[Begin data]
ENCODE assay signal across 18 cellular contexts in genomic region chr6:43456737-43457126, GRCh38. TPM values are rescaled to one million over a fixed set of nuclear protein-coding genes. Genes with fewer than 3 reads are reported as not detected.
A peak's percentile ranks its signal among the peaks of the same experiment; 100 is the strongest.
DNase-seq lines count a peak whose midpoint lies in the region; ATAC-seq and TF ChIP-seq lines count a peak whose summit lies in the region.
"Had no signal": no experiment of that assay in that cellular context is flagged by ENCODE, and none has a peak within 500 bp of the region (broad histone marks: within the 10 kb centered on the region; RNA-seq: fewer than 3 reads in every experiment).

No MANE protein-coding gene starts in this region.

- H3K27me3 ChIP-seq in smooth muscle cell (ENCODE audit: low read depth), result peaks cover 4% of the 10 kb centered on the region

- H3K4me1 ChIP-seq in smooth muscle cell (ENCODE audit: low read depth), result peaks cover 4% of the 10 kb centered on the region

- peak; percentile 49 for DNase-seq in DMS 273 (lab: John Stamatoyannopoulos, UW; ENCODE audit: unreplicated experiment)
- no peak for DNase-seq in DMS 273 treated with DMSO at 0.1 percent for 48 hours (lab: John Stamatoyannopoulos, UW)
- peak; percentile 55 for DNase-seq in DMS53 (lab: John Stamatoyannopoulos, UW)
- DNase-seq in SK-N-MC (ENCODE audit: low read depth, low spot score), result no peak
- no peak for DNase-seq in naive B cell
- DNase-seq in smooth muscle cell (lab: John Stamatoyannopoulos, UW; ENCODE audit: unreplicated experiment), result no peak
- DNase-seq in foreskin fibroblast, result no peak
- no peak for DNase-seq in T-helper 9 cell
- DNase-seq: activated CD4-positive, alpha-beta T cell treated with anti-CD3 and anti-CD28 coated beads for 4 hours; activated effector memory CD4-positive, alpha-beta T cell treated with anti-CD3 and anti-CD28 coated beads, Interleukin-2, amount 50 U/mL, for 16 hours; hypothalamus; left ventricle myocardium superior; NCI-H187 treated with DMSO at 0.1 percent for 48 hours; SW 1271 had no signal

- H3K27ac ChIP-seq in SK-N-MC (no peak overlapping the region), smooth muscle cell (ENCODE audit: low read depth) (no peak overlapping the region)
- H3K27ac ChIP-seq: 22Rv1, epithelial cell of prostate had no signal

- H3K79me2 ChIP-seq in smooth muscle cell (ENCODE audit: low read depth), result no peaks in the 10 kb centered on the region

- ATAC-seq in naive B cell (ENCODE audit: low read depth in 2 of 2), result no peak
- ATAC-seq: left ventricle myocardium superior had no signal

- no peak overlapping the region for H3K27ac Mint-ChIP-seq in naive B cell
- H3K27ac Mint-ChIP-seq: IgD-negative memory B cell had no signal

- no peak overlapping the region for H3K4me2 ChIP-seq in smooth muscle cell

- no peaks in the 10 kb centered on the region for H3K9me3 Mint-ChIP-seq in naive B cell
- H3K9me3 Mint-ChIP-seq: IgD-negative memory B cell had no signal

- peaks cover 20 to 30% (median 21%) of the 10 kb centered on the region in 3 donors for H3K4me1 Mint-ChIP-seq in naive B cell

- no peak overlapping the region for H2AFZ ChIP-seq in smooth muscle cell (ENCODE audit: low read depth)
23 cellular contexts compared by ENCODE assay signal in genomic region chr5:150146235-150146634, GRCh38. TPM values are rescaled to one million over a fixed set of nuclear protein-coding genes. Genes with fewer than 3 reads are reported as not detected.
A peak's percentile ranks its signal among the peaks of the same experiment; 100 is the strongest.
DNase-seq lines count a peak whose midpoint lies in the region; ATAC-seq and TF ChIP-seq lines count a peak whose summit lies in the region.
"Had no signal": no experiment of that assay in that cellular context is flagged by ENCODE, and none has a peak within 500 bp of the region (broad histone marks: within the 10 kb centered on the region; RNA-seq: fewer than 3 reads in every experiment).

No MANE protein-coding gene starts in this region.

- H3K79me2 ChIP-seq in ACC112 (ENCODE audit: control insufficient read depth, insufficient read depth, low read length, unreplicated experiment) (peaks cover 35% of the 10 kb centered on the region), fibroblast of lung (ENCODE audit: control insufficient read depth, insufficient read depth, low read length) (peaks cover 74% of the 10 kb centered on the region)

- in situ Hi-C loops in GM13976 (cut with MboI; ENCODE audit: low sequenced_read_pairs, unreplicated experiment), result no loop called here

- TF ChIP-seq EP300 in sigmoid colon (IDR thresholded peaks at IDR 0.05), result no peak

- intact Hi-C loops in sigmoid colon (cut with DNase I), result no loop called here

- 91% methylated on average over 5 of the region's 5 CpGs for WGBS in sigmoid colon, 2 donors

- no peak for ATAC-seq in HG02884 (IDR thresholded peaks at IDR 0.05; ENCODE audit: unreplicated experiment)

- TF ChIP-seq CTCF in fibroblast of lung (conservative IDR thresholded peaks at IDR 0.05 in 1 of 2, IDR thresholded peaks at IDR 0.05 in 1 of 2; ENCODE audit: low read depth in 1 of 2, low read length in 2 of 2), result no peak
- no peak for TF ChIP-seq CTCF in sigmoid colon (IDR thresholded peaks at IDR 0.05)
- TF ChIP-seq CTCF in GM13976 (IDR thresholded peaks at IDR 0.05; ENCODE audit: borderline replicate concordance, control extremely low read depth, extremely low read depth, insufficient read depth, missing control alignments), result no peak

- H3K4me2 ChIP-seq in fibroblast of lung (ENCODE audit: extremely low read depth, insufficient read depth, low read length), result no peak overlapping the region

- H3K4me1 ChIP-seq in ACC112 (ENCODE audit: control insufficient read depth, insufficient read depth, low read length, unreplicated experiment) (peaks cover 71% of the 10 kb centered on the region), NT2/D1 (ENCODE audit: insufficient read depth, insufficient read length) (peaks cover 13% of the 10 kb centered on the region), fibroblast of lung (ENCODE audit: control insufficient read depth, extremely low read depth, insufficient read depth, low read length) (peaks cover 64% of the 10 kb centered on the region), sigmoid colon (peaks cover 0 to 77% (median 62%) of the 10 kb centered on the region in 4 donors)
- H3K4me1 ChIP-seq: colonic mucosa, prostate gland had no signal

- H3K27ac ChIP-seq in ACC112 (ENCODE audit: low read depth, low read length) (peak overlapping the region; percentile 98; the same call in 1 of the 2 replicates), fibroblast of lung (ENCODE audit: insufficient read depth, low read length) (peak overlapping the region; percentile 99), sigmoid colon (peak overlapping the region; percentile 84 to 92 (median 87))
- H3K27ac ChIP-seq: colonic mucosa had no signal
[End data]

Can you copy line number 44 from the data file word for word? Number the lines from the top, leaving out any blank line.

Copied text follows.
- H3K4me1 ChIP-seq in ACC112 (ENCODE audit: control insufficient read depth, insufficient read depth, low read length, unreplicated experiment) (peaks cover 71% of the 10 kb centered on the region), NT2/D1 (ENCODE audit: insufficient read depth, insufficient read length) (peaks cover 13% of the 10 kb centered on the region), fibroblast of lung (ENCODE audit: control insufficient read depth, extremely low read depth, insufficient read depth, low read length) (peaks cover 64% of the 10 kb centered on the region), sigmoid colon (peaks cover 0 to 77% (median 62%) of the 10 kb centered on the region in 4 donors)